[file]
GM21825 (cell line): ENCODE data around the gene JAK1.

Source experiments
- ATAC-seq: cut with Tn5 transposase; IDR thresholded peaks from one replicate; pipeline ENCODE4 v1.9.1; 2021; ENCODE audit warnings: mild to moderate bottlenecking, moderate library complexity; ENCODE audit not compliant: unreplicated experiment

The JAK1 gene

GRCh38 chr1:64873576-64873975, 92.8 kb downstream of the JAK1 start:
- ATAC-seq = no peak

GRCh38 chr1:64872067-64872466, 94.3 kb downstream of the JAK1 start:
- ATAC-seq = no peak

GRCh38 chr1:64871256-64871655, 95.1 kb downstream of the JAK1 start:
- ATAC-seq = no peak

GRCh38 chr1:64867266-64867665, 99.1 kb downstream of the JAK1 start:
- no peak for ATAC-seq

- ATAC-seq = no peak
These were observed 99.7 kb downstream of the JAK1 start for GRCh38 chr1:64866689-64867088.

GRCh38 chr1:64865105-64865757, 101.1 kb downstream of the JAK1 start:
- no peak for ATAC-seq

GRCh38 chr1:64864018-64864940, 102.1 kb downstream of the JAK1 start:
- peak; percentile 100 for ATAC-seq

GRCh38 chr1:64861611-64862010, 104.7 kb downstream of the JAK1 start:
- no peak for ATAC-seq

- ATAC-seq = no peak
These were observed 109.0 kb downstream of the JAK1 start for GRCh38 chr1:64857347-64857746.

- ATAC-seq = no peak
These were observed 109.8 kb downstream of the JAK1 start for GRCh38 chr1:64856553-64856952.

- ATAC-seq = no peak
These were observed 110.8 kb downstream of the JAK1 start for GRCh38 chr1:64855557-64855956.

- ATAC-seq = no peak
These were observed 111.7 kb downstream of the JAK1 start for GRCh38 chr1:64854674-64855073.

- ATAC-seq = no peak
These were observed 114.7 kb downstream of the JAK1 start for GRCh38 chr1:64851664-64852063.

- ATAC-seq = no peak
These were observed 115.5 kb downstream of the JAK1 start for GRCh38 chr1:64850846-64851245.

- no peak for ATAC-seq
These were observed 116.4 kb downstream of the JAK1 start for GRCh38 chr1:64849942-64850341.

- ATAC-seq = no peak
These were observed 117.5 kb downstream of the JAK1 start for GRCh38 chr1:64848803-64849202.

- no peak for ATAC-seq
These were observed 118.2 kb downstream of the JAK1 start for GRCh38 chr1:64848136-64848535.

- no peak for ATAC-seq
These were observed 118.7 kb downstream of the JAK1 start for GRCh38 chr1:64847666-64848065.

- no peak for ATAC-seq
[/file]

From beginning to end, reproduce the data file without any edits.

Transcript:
GM21825 (cell line): ENCODE data around the gene JAK1.

Source experiments
- ATAC-seq: cut with Tn5 transposase; IDR thresholded peaks from one replicate; pipeline ENCODE4 v1.9.1; 2021; ENCODE audit warnings: mild to moderate bottlenecking, moderate library complexity; ENCODE audit not compliant: unreplicated experiment

The JAK1 gene

GRCh38 chr1:64873576-64873975, 92.8 kb downstream of the JAK1 start:
- ATAC-seq = no peak

GRCh38 chr1:64872067-64872466, 94.3 kb downstream of the JAK1 start:
- ATAC-seq = no peak

GRCh38 chr1:64871256-64871655, 95.1 kb downstream of the JAK1 start:
- ATAC-seq = no peak

GRCh38 chr1:64867266-64867665, 99.1 kb downstream of the JAK1 start:
- no peak for ATAC-seq

- ATAC-seq = no peak
These were observed 99.7 kb downstream of the JAK1 start for GRCh38 chr1:64866689-64867088.

GRCh38 chr1:64865105-64865757, 101.1 kb downstream of the JAK1 start:
- no peak for ATAC-seq

GRCh38 chr1:64864018-64864940, 102.1 kb downstream of the JAK1 start:
- peak; percentile 100 for ATAC-seq

GRCh38 chr1:64861611-64862010, 104.7 kb downstream of the JAK1 start:
- no peak for ATAC-seq

- ATAC-seq = no peak
These were observed 109.0 kb downstream of the JAK1 start for GRCh38 chr1:64857347-64857746.

- ATAC-seq = no peak
These were observed 109.8 kb downstream of the JAK1 start for GRCh38 chr1:64856553-64856952.

- ATAC-seq = no peak
These were observed 110.8 kb downstream of the JAK1 start for GRCh38 chr1:64855557-64855956.

- ATAC-seq = no peak
These were observed 111.7 kb downstream of the JAK1 start for GRCh38 chr1:64854674-64855073.

- ATAC-seq = no peak
These were observed 114.7 kb downstream of the JAK1 start for GRCh38 chr1:64851664-64852063.

- ATAC-seq = no peak
These were observed 115.5 kb downstream of the JAK1 start for GRCh38 chr1:64850846-64851245.

- no peak for ATAC-seq
These were observed 116.4 kb downstream of the JAK1 start for GRCh38 chr1:64849942-64850341.

- ATAC-seq = no peak
These were observed 117.5 kb downstream of the JAK1 start for GRCh38 chr1:64848803-64849202.

- no peak for ATAC-seq
These were observed 118.2 kb downstream of the JAK1 start for GRCh38 chr1:64848136-64848535.

- no peak for ATAC-seq
These were observed 118.7 kb downstream of the JAK1 start for GRCh38 chr1:64847666-64848065.

- no peak for ATAC-seq